WA Forest Alliance’s 15-point strategy for wildfire preparedness and response in Western Australia - April 2009

Objective:  Ecologically sustainable fire management that protects people, valuable property and the natural environment

Strategic, integrated fire planning and research

1.    Conduct a professional, independent, consultative fire-risk management audit/assessment for south-west WA identifying the key values, threats, options, costs, benefits and trade-offs, and on the basis of this work, prepare an integrated fire management plan for the region; 
2.    Conduct more research into the impacts of prescribed burning and wildfires on native flora, fauna and ecosystems and the role of fire in the natural environment;
3.    In both cases above, fully factor in climate change, i.e., declining rainfall, rising temperatures, increased extreme weather events, increased ‘dry lightning’.

Discussion:  No such assessment or plan exists - only the Department of Environment and Conservation’s prescribed burning plans and whatever the Fire and Emergency Services Authority has.  Without such a strategic, integrated approach, we cannot develop ecologically sustainable fire management nor a prescribed burning program that achieves genuine fuel reduction rather than actually increasing fuel load.

Community fire preparedness

4.    Invest in early detection and rapid response fire-fighting systems to detect and fight fires as soon as they start;
5.    Identify fire-prone areas and implement proper land-use planning to prevent building in those areas;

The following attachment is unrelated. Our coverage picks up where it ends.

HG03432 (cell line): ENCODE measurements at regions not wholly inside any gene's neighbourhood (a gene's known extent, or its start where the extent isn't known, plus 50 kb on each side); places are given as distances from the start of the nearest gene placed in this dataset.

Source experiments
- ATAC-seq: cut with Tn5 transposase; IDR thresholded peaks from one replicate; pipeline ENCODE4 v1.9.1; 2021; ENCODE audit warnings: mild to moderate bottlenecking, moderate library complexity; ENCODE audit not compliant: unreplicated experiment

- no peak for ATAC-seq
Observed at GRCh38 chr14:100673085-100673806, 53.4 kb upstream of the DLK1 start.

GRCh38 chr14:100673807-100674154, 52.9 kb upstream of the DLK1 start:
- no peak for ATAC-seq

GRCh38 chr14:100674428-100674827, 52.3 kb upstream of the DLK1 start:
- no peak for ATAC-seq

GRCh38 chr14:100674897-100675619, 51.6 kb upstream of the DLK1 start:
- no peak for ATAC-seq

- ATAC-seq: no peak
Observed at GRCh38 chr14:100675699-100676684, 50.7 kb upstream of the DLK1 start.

6.    Reduce flammable vegetation in targeted areas, including those surrounding infrastructure and housing as well as fire-sensitive environmental assets;
7.    Implement strict building standards for dwellings in high fire-risk areas;
8.    Prepare households in high fire-risk areas to be ready for wildfires by developing rapid communication systems, fire shelters, escape routes and strategies, and refuge areas;
9.    Increase efforts to stop arson through research, education and stronger laws that treat people who light fires that threaten bushland in the same way as those whose fire-lighting threatens human life and property.     

Discussion:  It is folly to focus so heavily on ‘reducing fuels’ so as to possibly make it easier to fight wildfires in the hope of protecting people and property in fire-prone areas.  To maximize firefighter and public safety and the likelihood of success, the focus should instead be on (a) preventing fires from starting; (b) stopping fires before they become large intense and inherently dangerous wildfires; and (c) making communities/households/people much less vulnerable to fire.


Looking after our environment and maintaining its fire retardant qualities

10.    Recognise that healthy natural ecosystems have in-built fire-retarding qualities, e.g. moisture and canopy that naturally limit the timing, intensity and size of fires, and manage to make best use of these qualities;
11.    In remote areas and conservation reserves, protect native flora, fauna and ecosystems through scientifically-based fire management;
12.    Protect native forests by stopping logging so as to decrease the likelihood and severity of wildfires;
13.    Develop and implement weed management plans for prescribed burns and wildfires to prevent and control weed invasion of forest and bushland, which often follows fire and increases the fire hazard;
14.    Keep back-burns to a minimum as they can burn larger areas than the wildfires they are intended to contain;
15.    In the face of climate change, reduce the use of/reliance on management practices that exacerbate the problems, including prescribed burning.

Note:  see www.speakoutwa.com.au  for more detailed actions the community can take for fire preparedness.